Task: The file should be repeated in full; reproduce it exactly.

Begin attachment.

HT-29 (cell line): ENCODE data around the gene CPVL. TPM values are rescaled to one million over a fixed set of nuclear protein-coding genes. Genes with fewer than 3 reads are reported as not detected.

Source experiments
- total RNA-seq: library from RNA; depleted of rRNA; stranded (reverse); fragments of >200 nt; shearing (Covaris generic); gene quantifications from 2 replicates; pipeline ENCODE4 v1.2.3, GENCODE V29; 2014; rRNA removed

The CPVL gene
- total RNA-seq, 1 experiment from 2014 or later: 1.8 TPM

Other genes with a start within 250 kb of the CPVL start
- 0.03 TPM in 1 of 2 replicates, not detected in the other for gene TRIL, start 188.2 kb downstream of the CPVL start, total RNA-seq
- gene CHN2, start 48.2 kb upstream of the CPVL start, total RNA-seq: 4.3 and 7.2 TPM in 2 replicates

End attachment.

HT-29 (cell line): ENCODE data around the gene CPVL. TPM values are rescaled to one million over a fixed set of nuclear protein-coding genes. Genes with fewer than 3 reads are reported as not detected.

Source experiments
- total RNA-seq: library from RNA; depleted of rRNA; stranded (reverse); fragments of >200 nt; shearing (Covaris generic); gene quantifications from 2 replicates; pipeline ENCODE4 v1.2.3, GENCODE V29; 2014; rRNA removed

The CPVL gene
- total RNA-seq, 1 experiment from 2014 or later: 1.8 TPM

Other genes with a start within 250 kb of the CPVL start
- 0.03 TPM in 1 of 2 replicates, not detected in the other for gene TRIL, start 188.2 kb downstream of the CPVL start, total RNA-seq
- gene CHN2, start 48.2 kb upstream of the CPVL start, total RNA-seq: 4.3 and 7.2 TPM in 2 replicates